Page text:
How pasture management can play a key role in parasite control

In 2001, Conor Larkin and his father Aidan were not happy with the performance of their sheep station at Lusmagh, Banagher, Co. Offaly.

Increasing problems, mainly due to parasite control, coupled with poor pricing, forced them to consider other options for their 146ac (59ha) operation.

After research and farm visits, organic farming seemed like a good solid path to take, so they switched with the Irish Organic Association.

To deal with parasite problems, the Larkin felt that mixed grazing would work well, so cattle were introduced. The land is light with a high proportion of sand and gravel; Part of the country is part of the Shannon Callows so winter flooding is a regular occurrence.

“I think it’s important for farmers who are interested in the organic option to visit as many organic farms as possible to get a good feel for what’s happening on the ground,” says Conor, who recently published a national Organized organic event for the ACA.

“We’ve been growing organically here for two decades, and the system has taken a lot of adjustments to get to where we are now.

“I work off-farm, so that was one of the considerations when looking at business options. Farmers need to consider land and soil type as this is critical to achieving long-term fertility.

“Our country is unique, so our management has evolved to accommodate the country type.

“The older stock is managed on the callows, the younger stock on the pasture platforms. The cattle and sheep are managed as one grazing unit and moved to a fresh paddock every other day. I run a total of 14 paddocks.

“Overall, this system worked well in terms of parasite control, which is important in an organic system.

“I don’t overseed very often as the close grazing by the sheep keeps the clover in the turf and thus maintains fertility. This summer was challenging as I had to buffer feed due to the drought and some of the cows were fed hay.”

The 30 suckler cows are all Limousins, the 80 ewes are a mix of Belclares and Bleu du Maines.


The 30 suckler cows are all limousines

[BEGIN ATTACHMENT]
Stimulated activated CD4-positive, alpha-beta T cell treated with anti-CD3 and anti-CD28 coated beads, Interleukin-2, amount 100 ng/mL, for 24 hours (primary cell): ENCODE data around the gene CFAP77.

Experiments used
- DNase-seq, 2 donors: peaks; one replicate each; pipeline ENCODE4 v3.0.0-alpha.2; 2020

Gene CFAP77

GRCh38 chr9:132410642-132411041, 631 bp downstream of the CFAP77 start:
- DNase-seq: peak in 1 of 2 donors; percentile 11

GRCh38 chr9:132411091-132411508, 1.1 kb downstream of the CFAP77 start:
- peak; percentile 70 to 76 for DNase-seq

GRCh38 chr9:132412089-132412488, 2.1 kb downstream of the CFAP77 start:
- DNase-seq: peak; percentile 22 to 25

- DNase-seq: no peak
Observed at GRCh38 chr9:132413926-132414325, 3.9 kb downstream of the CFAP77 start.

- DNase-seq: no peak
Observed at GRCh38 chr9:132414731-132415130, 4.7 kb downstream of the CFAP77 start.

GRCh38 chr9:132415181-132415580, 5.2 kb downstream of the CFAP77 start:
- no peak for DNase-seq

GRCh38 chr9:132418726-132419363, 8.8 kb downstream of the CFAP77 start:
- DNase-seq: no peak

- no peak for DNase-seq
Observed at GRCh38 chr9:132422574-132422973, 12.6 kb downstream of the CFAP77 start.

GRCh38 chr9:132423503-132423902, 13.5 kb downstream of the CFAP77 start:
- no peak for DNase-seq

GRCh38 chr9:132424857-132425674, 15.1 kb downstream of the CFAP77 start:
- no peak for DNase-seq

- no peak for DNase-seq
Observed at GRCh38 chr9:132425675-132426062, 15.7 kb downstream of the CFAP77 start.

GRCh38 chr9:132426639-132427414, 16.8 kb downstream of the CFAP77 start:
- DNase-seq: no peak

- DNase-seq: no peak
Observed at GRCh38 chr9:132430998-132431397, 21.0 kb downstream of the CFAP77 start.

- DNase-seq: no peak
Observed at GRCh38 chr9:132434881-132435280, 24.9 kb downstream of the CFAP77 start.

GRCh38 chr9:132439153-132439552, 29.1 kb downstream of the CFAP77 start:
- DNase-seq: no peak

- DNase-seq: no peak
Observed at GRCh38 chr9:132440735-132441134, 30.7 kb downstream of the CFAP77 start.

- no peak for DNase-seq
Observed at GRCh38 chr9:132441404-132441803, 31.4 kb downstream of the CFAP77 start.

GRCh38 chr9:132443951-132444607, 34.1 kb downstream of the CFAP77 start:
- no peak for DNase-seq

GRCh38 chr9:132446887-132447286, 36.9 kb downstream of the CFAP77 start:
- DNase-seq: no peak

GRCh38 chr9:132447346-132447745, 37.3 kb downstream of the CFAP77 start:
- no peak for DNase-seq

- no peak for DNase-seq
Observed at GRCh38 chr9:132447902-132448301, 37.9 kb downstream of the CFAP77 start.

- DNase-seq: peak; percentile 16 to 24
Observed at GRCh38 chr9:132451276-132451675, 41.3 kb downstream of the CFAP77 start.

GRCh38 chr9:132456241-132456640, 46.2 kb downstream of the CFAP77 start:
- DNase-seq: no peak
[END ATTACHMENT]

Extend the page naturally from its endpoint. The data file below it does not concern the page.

The Limousin bull is kept with the previous year’s heifers and the bull is changed every two years.

Heifers and non-pregnant cows are completed and sold primarily to Slaney Foods and GoodHerdsmen. Lambs are sold to ICM in Camolin.

Conor also sells some lambs and beef to nearby Lough Mountain Farm, which sells organic meat direct to consumers.

“A strong market is essential for organic farmers and we have managed to sell our products on the organic market, mostly getting a premium price,” he says.

We make a great product so it’s nice to be recognized for the work we put into breeding and raising the farm animals. The development of the organic market in Ireland and abroad will be crucial to ensure the sector continues to thrive.

“This is also true at the policy level where continued financial support and easy access to agri-environmental and other schemes are essential to expand the organic supply base in Ireland.”


“We managed to sell our products on the organic market, mostly with a premium price”

Long-term productivity is something Conor monitors closely.

“Organic farmers need to be very aware of nutrient management,” he says. “I use farmyard manure and manure that comes up on the farm; I also take liquid manure and some manure from surrounding farms.

“Based on soil analysis, I used dairy sludge to increase the nutrient content. I do regular soil sampling because our light soil type requires nutrient monitoring; After 20 years of organic growing our soil indices show three and four for phosphorus and potassium so I’m very happy with that.

“The sheep and cattle are made ready with grass without being fed with flour. I buy straw for bedding, which helps with general fertility.


Conor says nutrient management is key

“Ten years ago I built a new barn with grants and the housing system works very well for animal welfare and also to take in valuable nutrients that will later be spread on the land.

“We need to see some research into organic production in Ireland, both in terms of fertility management and in other areas such as B. Organic grass seed varieties developed for Irish conditions.

“Research plays a key role in the future of organic farming in Ireland as too many farmers use information that is not relevant to Ireland. Hopefully, as the sector grows, critical mass will ensure that more information about crop and livestock systems is available here in Ireland.”


“Research plays a key role in the future of organic farming in Ireland as too many farmers use information that is not relevant to Ireland.”

Conor welcomes the increased interest in organic farming.

“Organic farming will not be for everyone, but it will work for many farmers. I don’t think it has increased the workload in any way – that goes for managing inventory and paperwork.

“I could never imagine going back to conventional farming; The system we’ve developed here works well and is a really good way to farm land and produce quality food at the same time.”

Grace Maher is Development Officer at the Irish Organic Association, How pasture management can play a key role in parasite control

Fry Electronics Team

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